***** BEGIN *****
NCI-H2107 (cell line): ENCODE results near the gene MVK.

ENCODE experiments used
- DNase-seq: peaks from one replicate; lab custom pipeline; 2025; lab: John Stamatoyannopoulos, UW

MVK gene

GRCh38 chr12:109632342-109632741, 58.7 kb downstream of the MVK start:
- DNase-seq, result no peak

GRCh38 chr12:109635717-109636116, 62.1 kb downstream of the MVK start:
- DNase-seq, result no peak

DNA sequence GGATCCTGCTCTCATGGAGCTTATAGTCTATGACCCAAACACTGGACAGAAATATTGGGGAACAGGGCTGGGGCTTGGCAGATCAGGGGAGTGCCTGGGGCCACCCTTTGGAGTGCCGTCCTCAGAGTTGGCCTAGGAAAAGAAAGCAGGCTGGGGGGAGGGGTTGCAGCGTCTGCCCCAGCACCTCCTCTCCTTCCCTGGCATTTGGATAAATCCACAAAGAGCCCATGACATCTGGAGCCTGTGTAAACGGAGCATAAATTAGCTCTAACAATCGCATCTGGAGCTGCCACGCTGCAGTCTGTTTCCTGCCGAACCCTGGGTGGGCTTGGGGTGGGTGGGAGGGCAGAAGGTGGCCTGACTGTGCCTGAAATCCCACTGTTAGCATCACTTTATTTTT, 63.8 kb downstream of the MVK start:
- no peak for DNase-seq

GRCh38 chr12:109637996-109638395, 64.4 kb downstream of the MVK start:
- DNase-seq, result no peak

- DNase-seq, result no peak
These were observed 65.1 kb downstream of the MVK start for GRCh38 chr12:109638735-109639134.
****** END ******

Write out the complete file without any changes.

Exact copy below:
NCI-H2107 (cell line): ENCODE results near the gene MVK.

ENCODE experiments used
- DNase-seq: peaks from one replicate; lab custom pipeline; 2025; lab: John Stamatoyannopoulos, UW

MVK gene

GRCh38 chr12:109632342-109632741, 58.7 kb downstream of the MVK start:
- DNase-seq, result no peak

GRCh38 chr12:109635717-109636116, 62.1 kb downstream of the MVK start:
- DNase-seq, result no peak

DNA sequence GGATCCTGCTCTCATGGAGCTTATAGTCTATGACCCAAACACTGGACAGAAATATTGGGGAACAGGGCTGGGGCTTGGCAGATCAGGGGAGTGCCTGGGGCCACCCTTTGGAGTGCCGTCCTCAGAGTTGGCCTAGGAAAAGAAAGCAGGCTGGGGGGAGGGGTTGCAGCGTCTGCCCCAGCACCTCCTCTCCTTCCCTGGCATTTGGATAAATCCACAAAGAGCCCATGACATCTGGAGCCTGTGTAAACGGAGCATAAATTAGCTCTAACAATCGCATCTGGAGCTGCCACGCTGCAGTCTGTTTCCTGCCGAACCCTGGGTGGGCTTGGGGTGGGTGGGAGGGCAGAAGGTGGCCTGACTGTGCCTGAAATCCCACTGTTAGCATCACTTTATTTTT, 63.8 kb downstream of the MVK start:
- no peak for DNase-seq

GRCh38 chr12:109637996-109638395, 64.4 kb downstream of the MVK start:
- DNase-seq, result no peak

- DNase-seq, result no peak
These were observed 65.1 kb downstream of the MVK start for GRCh38 chr12:109638735-109639134.